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In the summer of 1950, the Koning family immigrated to Canada from Freisland in the northern part of the Netherlands. Like many other immigrant families, they came with little more than hope for a better future. Six years later, the couple and their three daughters welcomed a baby brother into this world. They called him John - the only member of the family with an English name.

When John was three years old his mother was diagnosed with cancer. She died shortly thereafter, leaving the young family to pick up the pieces. In the early years, John was raised by his sisters and his father. At nine years old, John’s father remarried. During the trying years that followed, John's self-worth and grades slipped steadily.

John left home at seventeen and worked as a carpenter for seven years. During that time John met and married Patricia Mantel. In 1980 John joined the Peterborough Fire Department. With a new, more positive attitude toward life, he completed another opportunity for post-secondary education with the Ontario Fire College while the couple raised two children. John served as the Muscular Dystrophy Fundraising Chairperson and Chief Training Officer with the Peterborough Fire Department. After a stint of a few years, he left the training position and returned to the trucks in order to spend more time with his young family.

 
 

In 1998, the Koning family moved to Melbourne, Australia, where they lived for a year on a professional work exchange. While living in Australia, John wrote ten stories for children. Upon their return to Canada, the searched began for an illustrator. In late 1999, he met Sarah White who was then a seventeen year old high school student. She would illustrate John's first four stories. John and Pat founded a publishing company called FISH Books - an acronym for Friendship, Integrity, Self-worth, and Happiness. It is still the vehicle they use to promote those four principles.

FISH Books published their first title, The Bully, in March of 2000 to great reviews. The company's second title, Rule Number One, was published in May of that same year. Buoyed by the warm reception for their first two titles, FISH Books published "Honestly Eric" in September of 2001. The story is about a young boy and his single mother who share a special bond. A few weeks later, following the September 11 terrorist attacks, John wrote a tribute to the firefighters of New York City who died in the line of duty. The tribute was recorded onto a CD by Mike Melnik, the voice of radio in Peterborough. In early 2002, with the help of many generous people, FISH Books sent copies of the Tribute and "Honestly Eric" to each family of the fallen fire fighters. A year later the company released “I Can’t”, a father’s autobiographical bedtime story.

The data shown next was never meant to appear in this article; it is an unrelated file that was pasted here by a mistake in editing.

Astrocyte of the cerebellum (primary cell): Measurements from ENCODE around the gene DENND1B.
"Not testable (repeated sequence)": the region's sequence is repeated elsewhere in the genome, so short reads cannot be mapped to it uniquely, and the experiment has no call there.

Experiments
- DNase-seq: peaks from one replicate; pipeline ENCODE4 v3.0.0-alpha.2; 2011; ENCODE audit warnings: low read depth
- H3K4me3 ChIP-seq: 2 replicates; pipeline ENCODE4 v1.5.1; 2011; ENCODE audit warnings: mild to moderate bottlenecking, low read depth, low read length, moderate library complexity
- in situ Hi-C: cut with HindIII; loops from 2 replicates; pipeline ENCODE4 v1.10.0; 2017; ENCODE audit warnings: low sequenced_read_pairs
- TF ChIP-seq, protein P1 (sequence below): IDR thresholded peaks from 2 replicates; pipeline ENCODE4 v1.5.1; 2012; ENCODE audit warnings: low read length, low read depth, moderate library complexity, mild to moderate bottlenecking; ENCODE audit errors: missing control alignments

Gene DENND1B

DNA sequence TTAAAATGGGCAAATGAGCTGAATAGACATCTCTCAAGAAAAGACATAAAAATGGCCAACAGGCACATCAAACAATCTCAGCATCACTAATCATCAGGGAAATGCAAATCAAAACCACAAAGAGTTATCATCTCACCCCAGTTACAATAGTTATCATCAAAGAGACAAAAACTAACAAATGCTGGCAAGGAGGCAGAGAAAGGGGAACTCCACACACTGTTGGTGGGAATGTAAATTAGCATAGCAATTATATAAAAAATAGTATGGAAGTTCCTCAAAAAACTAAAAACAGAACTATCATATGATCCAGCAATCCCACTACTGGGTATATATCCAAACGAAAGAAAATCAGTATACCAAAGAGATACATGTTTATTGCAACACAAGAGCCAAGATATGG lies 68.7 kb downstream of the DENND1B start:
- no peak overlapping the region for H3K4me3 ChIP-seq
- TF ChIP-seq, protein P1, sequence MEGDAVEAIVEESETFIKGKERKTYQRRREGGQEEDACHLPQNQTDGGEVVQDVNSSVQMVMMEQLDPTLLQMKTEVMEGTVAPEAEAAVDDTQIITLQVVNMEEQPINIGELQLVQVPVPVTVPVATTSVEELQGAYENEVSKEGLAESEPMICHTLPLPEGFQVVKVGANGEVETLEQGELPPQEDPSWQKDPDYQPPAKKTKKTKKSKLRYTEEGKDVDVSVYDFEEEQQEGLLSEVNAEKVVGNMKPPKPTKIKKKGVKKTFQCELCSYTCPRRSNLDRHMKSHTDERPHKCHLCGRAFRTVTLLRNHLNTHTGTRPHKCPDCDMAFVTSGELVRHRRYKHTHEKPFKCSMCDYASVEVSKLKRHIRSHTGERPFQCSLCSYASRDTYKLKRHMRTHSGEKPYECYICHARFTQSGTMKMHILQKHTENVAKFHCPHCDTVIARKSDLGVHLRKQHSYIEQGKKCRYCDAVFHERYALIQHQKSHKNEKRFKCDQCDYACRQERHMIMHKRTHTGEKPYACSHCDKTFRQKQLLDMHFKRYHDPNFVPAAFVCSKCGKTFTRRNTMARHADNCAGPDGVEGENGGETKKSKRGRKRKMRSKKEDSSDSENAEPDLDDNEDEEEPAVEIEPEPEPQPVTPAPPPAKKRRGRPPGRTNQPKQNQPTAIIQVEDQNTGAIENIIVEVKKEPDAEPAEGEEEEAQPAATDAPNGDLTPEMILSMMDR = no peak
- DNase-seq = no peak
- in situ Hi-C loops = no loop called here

Today John Koning continues to write stories. He and Pat tour widely in Canada and the United States. They visit any place where John can remind children of their amazing value, the awesome power of love and grace and their responsibilities to themselves and our world. John and Pat primarily visit elementary schools in the public, separate and private sectors. They offer a variety of choices for educators who want to reinforce good character values in their classrooms. His presentations are boisterous and interactive. Often, Sgt. Major “O” Currence, a highly caffeinated literacy guerrilla will make an appearance to crank things up another notch. After all, as John’s says, “If it’s not memorable I’m wasting everyone’s time.”

           
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